Powdered Green Tea (抹茶)

Powdered green tea is a kind of green tea.

Powdered green tea is widely used, not only for tea ceremony, but also as ingredients for Japanese-style confectionery, ice shaving, ice cream, chocolate and other cooking.

Summary

Powdered green tea is just tea powder made from leaves of tea plants (tea leaves), but its manufacturing process is different from that of green tea for brewing, since powdered green tea is firstly dried after being steamed, then pounded down to eliminate such impurities as the veins of leaves, and further ground by so called "chausu" (a set of millstones for tea leaves.)
Before the Edo period, people used to drink powdered green tea which is made from freshly ground tea powder taken directly from chausu (a set of millstones for tea leaves.)
Powdered green tea for tea ceremony must be prepared within the previous day by grinding it with chausu. For domestic use, green tea powder packed in airtight plastic bags is available on the market. Once unpacked, powdered green tea must be kept in an airtight container and be put in a cool dark place, in order to avoid change in quality..

Two kinds of powdered green tea are available, namely full-flavored tea with blackish deep green color and weakly-flavored tea with bright blue-green color. If a person wishes to drink full-flavored tea, it is recommended to pour small quantity of hot water and add three heaping spoonfuls using a chashaku (a small spoon for powdered green tea) just to make thin potage. Accordingly, people may say that full-flavored tea is kkneaded.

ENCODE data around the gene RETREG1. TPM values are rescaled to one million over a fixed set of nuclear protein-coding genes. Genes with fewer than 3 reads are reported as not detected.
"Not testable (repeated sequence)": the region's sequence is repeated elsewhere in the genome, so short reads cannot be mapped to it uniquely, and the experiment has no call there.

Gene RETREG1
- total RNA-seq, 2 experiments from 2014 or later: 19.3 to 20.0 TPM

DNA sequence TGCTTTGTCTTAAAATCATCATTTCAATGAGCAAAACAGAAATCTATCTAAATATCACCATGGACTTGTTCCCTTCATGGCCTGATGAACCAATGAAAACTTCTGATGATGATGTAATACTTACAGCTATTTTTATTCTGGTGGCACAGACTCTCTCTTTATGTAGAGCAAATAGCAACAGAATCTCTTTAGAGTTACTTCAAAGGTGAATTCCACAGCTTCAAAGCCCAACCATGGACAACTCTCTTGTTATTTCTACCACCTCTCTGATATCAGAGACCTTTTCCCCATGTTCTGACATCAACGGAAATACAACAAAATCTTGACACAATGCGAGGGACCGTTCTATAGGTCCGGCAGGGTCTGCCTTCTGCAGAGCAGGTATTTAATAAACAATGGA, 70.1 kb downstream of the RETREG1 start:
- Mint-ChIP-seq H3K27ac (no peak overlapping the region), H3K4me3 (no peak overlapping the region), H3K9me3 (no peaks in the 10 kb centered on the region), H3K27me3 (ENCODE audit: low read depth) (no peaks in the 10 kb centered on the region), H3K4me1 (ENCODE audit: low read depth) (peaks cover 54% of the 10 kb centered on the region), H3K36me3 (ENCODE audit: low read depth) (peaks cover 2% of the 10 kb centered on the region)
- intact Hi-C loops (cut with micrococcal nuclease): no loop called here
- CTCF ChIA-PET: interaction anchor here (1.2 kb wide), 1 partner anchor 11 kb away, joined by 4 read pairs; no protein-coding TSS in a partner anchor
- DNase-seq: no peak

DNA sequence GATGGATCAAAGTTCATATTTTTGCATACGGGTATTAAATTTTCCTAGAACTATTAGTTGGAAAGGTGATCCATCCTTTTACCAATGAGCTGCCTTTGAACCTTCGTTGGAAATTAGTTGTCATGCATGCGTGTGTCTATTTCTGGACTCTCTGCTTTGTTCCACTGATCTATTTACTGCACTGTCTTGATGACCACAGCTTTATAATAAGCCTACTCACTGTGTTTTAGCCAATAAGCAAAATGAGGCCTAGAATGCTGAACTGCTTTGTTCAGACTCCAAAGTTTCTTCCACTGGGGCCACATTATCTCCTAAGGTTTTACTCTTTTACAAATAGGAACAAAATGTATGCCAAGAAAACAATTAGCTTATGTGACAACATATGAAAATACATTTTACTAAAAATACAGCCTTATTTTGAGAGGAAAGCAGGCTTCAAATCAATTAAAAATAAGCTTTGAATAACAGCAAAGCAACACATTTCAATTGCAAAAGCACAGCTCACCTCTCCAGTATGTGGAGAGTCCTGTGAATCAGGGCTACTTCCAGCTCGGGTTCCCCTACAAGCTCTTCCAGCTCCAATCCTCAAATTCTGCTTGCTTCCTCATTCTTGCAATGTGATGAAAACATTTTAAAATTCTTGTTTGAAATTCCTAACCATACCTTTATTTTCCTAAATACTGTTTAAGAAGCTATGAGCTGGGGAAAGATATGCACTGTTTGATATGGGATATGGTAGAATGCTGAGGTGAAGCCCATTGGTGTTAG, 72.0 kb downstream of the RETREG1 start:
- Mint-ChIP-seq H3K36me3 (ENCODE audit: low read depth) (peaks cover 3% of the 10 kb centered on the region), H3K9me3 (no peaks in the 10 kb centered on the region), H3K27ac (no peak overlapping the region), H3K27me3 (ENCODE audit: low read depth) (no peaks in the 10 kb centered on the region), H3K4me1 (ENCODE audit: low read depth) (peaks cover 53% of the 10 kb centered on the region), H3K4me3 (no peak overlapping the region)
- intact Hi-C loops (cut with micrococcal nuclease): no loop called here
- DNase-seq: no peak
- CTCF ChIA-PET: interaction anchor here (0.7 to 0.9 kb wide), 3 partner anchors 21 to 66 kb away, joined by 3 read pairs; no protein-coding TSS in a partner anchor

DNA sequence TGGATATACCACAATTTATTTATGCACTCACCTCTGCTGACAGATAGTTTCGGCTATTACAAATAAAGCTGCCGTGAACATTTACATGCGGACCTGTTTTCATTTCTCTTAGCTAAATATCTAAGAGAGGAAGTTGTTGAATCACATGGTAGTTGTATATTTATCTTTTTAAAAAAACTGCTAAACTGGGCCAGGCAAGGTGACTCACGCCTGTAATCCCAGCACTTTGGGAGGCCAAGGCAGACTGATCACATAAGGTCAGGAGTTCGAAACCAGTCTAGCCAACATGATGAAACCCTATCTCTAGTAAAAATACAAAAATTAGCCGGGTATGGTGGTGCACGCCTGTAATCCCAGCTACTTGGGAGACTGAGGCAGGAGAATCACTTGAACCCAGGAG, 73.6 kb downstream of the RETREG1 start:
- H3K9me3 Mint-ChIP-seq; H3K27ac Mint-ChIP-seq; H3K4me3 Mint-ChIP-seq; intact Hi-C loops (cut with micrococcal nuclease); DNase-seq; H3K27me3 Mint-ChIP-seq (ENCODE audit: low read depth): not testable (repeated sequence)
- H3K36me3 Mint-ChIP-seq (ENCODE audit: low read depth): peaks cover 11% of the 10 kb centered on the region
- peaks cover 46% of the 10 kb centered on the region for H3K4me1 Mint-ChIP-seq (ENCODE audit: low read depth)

To prepare weakly-flavored powdered green tea for one person, into a generous volume of hot water add as much as one and half spoons of green tea powder (using a chashaku, a small spoon for powdered green tea.)

When using a chasen (a bamboo tea whisk) to stir green tea, each school of tea ceremony follows a different way of whisking. Among the Senke schools, the Omote-Senke school makes a thin cover of bubbles, while the Ura-Senke school produces a generous foam. The Mushanokoji-Senke school insists on producing the least amount of bubbles.

Powdered green tea is classified into a single type, despite its variation in quality between high grade and standard products. Powdered green tea with a sweeter taste and less astringency and bitterness is regarded as the better quality and is accordingly expensive. Generally, high quality tea powder is used for full-flavored tea, but it may, of course, be used to prepare weak-flavored tea as well. In current tea ceremonies, full-flavored green tea is considered as the main, with weak-flavored green tea as substitute or informal.

The brisk bitter taste of powdered green tea contrasts well with the sweetness of sugar and emphasizes its flavor, so powdered green tea is commonly used for flavoring in confectioneries like icecream, which has become one of the standard flavors now in Japan (according to a survey conducted by The Japan Ice Cream Association, it was ranked third after vanilla and chocolate icecream in consumption between 1999 and 2007.)

History

The tea drinking custom was originally developed in China from the Tang dynasty through the Song dynasty.
According to ancient documents named "Chakyo (Chaijing)" written by a Chinese, U RIKU, in about 8th century, on the effects and usages of tea drinking, people at that time were said to have prepared tea to drink by dancha-ho, a method of preparing tea to drink by reducing a block of solid tea into powder and decocting it in a pot (called fuku.)